Leah Jorgensen, 33, has chosen to grasp the common look, in the wake of battling with the polycystic ovary disorder for a few years. Leah Jorgensen, who has spent as long as she can remember shaving her whole body since she felt like an ‘oddity’ has chosen to dump the razor.
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From the age of 14, she has been marked as a ‘man’ by unfeeling domineering jerks, so she wore full-sleeved, high-necked shirts with long pants for a long time in an edgy offer to shroud her hair. The disorder is a hormonal issue which can cause hirsutism, or irregular, male-design hair development.
In her late twenties, Leah swung to shaving and put in hours meticulously evacuating the hair on her jaw, cheeks, upper lip, chest, stomach, arms, legs, and back. She was so perplexed of individuals drawing near to her and seeing the hair all over that she didn’t have her first kiss until the point that she was 27. She even maintained a strategic distance from the dental specialist for a long time.
i love the different colors and patterns and textures of my body hair. it fascinates me how different it can be!🌱 • #happyandhairy #nomorehiding #loveyourself #bodyhairdontcare #bodyhair #bodyhairlove #hairywoman #hairywomen #hairygirls #hirsutism #bodyhairisbeautiful #hairy #hairyarms #hairychest #hairytummy #hairystomach #armhair #chesthair #notyourfetish #effyourbeautystandards #pcos #pcosgirl #bodypositive #bodypositivity #bodyhairpositivity #bodylove #normalizebodyhair
From that point forward, however, Leah has dumped the razor and has taken to demonstrating the hair off out in the open, saying she feels ‘enabled’. In December 2015, Leah was hit by an auto and must be taken to the healing center in an emergency vehicle, amid which time paramedics cut her garments off so she could be dealt with.
She experienced surgery and treatment, and it was the first run by individuals saw the degree of her hair development very close out of the blue. She said that experience helped her get over her nervousness, as the medicinal staff saw her exclusive as a man, and couldn’t have cared less what she resembled.
Around that time, Leah found a man who discovered her alluring, body hair and all, which she said helped give her the push she required. Leah hasn’t shaved her body hair for an entire year, and Leah says she feels enabled. She wears low profile tops and demonstrates her legs in broad daylight.
She even wore a swimsuit out of the blue the previous summer and has an Instagram with more than 2,000 adherents. She quit her activity in protection and has come back to school to consider social work, and works with extremely introverted kids.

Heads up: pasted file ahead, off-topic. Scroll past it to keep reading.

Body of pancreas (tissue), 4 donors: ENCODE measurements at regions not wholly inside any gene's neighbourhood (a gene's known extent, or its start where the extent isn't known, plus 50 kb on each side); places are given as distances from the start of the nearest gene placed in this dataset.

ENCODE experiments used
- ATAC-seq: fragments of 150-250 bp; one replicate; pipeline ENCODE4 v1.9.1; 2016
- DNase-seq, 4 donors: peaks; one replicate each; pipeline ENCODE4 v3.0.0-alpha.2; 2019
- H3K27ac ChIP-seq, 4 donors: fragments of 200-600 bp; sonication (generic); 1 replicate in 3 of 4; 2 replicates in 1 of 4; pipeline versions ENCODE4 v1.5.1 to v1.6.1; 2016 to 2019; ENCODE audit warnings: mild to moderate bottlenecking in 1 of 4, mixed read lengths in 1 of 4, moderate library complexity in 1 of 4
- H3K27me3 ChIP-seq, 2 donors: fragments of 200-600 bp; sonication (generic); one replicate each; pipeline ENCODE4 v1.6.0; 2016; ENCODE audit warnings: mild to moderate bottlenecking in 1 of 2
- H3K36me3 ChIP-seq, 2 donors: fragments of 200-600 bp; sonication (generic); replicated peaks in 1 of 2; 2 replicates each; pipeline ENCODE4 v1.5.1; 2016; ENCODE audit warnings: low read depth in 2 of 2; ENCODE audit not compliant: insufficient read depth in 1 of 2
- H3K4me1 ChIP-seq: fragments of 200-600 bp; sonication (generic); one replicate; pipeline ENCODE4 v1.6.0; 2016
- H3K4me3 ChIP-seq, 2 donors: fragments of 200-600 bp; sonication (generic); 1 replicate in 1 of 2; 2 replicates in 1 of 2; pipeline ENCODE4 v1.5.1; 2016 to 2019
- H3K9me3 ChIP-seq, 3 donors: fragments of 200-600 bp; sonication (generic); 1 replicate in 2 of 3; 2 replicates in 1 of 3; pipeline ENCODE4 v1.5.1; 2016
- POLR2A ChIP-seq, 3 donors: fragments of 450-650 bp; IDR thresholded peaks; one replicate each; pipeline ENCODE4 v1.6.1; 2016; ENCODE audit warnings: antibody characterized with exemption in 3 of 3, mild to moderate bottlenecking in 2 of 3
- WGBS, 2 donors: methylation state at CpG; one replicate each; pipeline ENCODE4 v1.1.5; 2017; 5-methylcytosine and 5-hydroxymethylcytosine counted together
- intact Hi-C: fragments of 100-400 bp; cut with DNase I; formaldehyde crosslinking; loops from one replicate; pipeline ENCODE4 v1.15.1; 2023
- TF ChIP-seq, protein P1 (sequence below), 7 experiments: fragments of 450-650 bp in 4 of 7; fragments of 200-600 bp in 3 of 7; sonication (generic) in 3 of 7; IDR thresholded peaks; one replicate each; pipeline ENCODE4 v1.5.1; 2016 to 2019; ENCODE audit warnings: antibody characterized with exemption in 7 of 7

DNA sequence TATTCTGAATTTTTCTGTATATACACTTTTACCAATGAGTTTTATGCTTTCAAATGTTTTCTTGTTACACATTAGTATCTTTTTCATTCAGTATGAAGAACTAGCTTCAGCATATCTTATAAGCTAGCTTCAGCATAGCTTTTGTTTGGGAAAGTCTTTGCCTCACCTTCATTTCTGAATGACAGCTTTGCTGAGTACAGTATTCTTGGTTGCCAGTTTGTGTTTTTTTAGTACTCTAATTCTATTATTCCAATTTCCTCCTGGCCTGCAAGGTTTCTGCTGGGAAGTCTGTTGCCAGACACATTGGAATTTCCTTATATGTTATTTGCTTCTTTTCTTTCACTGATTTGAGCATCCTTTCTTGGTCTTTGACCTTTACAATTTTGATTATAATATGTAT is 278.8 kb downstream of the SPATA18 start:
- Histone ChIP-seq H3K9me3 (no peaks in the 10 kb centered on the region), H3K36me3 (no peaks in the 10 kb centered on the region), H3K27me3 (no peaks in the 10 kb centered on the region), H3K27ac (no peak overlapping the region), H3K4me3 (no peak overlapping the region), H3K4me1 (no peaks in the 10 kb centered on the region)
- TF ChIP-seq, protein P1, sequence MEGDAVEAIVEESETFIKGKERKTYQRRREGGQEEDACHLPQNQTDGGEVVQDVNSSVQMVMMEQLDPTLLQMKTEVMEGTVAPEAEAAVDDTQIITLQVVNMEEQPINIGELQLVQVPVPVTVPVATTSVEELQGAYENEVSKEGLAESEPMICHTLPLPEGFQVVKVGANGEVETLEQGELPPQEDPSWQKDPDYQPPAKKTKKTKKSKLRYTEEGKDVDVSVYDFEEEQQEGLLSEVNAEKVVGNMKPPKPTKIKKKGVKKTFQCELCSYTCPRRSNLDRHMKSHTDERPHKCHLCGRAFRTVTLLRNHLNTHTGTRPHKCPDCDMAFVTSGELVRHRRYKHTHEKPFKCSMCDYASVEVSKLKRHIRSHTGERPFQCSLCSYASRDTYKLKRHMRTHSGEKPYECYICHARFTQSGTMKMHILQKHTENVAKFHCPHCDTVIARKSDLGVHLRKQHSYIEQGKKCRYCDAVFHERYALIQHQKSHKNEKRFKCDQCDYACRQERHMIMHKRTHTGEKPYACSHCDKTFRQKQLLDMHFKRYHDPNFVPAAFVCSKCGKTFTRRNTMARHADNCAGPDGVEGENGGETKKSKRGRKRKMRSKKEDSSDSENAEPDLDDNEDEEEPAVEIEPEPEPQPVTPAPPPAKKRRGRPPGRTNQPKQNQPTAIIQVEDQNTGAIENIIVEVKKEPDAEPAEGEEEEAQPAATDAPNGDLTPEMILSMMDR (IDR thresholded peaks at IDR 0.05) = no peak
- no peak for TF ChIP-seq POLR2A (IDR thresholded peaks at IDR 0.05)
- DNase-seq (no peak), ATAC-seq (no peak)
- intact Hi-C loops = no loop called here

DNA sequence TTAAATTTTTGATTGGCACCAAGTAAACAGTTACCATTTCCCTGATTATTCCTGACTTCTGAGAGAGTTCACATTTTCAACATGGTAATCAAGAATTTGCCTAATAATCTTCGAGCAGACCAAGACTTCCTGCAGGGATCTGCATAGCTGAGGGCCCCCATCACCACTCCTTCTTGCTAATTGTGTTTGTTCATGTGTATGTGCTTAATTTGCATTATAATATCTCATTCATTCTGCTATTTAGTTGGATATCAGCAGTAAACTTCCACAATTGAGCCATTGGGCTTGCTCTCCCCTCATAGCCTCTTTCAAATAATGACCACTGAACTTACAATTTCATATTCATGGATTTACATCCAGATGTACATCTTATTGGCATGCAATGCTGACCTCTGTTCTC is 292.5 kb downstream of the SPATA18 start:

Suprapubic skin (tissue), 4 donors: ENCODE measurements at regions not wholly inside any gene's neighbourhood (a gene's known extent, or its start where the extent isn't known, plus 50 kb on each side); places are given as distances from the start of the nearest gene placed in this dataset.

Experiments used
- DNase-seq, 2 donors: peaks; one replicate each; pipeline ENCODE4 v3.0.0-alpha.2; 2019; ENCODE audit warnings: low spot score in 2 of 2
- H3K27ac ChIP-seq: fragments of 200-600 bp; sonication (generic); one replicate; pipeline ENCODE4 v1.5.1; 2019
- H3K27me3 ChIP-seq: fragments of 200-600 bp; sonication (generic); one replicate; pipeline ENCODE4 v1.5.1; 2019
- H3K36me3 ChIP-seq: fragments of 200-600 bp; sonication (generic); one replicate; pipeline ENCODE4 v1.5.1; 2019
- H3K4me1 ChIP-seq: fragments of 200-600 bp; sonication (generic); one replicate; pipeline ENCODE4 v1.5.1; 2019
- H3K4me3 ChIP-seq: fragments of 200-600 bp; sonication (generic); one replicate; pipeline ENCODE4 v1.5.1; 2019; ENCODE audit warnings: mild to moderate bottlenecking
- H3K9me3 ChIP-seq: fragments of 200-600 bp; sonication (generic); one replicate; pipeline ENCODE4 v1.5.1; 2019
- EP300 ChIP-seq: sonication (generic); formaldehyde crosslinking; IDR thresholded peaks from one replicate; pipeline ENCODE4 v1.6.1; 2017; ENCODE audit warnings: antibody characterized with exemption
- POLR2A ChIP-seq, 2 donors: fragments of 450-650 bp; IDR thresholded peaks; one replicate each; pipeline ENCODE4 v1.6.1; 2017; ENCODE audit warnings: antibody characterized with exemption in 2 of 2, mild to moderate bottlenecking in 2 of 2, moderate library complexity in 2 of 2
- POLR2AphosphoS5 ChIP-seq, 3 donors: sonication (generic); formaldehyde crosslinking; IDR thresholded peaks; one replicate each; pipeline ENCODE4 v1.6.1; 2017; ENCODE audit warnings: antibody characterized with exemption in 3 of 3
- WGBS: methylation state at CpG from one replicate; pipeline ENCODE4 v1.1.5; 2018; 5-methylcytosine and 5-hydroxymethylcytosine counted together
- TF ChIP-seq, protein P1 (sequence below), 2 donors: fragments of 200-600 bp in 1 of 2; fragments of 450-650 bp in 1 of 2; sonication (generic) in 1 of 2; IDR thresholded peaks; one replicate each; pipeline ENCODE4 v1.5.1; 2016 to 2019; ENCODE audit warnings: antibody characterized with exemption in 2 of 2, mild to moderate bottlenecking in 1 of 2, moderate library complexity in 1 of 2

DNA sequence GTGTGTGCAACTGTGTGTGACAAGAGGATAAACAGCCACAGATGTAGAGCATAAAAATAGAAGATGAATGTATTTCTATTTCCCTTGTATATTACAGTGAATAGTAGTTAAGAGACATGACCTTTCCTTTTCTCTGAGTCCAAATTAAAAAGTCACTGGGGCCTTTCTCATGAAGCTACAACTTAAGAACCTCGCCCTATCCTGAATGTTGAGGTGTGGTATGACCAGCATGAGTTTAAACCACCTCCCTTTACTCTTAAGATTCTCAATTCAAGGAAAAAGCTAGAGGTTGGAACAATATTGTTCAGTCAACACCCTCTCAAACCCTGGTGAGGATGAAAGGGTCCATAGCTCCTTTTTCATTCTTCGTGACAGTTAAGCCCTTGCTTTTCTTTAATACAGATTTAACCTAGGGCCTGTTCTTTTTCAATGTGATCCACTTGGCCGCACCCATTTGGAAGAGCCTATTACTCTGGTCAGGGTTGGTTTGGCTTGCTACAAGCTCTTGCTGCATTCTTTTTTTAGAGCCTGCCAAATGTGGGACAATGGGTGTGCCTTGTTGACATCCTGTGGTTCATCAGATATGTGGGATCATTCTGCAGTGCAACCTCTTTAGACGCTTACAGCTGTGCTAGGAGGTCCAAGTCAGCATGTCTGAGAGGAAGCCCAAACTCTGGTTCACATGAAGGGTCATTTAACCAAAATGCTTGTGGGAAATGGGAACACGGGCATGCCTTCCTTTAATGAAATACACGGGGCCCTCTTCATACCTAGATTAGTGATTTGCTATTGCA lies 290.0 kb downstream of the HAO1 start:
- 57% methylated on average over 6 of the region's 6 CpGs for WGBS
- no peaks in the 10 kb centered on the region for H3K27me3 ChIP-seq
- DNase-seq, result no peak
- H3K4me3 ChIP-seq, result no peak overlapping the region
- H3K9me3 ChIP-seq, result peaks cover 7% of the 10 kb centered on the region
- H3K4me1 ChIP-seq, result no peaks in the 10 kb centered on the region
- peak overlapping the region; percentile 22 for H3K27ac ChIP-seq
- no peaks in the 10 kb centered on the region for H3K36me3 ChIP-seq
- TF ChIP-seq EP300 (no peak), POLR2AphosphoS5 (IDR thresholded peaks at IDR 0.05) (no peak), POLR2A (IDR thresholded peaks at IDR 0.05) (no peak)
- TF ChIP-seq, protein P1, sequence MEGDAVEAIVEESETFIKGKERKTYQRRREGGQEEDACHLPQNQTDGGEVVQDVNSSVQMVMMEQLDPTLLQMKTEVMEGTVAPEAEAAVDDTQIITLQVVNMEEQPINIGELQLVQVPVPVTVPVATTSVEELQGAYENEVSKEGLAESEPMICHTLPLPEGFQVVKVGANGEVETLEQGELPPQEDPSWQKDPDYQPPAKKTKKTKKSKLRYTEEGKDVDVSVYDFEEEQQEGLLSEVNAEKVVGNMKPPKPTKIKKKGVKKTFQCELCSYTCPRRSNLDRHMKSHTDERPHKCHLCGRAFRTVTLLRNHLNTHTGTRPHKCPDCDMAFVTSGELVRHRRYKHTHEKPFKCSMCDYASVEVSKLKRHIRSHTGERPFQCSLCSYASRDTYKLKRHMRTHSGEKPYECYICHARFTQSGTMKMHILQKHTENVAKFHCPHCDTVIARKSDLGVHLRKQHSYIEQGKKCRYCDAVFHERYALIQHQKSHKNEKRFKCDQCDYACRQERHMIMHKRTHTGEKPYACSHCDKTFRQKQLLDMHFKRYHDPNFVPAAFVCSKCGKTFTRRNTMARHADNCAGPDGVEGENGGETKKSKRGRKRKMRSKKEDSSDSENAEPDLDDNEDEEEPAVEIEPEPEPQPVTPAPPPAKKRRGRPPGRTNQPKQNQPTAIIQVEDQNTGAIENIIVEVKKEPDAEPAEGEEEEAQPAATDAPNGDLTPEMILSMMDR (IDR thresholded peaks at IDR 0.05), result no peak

#Repost @longwrongroad ・・・ next month i am traveling to NYC to be a part of the @underneath_we_are_women project. Underneath We Are Women is a photobook coming out in 2019 that will showcase the diversity of women through honest and raw photographs. 100 women, 100 bodies, 100 stories! super cool, right?!😍😎 but there are other women who have important stories to tell that need assistance getting to NYC and LA to be a part of this amazing project. there is a link in my bio to a gofundme page if you’re able to contribute to help get their stories told. thanks y’all!!!🙌🏼 #underneathwearewomen #bodydiversity #effyourbeautystandards
One month from now, Leah will be one of 100 ladies who will be captured for a book which is advancing decent variety as a feature of a venture called Underneath We Are Women. It just goes to demonstrate the harmful impacts which conventional excellence measures can have, especially for ladies who reliably have other individuals let them know ‘what they should be’.
She hopes her story will give other woman’s courage, saying:
“I had never seen women who looked like me. I was so ashamed that I didn’t want to talk about it. My way of coping with that shame and embarrassment was to hide. My daily goal for a long time was to just get through the day without anyone noticing how hairy I was.Because I have so much of it, it was very difficult to hide it. I developed a terrible case of anxiety and it really took a toll on my mental health.
I had a bad experience with my doctor. She had never seen such an extreme case of hirsutism and she was startled and made a facial expression.She had a figure on a piece of paper and she drew where the hair was. I was so sensitive that it really upset me and made me feel like a freak.
In junior high school, a classmate noticed the hair on my face and there was this group of girls that would tease me about it and call me a man.I felt ashamed, embarrassed and scared like I was somehow less of a woman.”
“I covered up with clothes and shaved my face, and if I was going to be showing any part of my body I would shave it.It gets hot and humid here in the summer and I would wear hoodies year round so I would be drowning in sweat.
People would ask me, ‘Why are you wearing that?’ and I was just like, ‘Leave me alone’.
I was really convinced I would lose my friends and my family would disown me and I wouldn’t be able to get a job or a boyfriend, I would just live a miserable life alone.”
The simple message is that accept yourself the way you are the world automatically becomes a better place!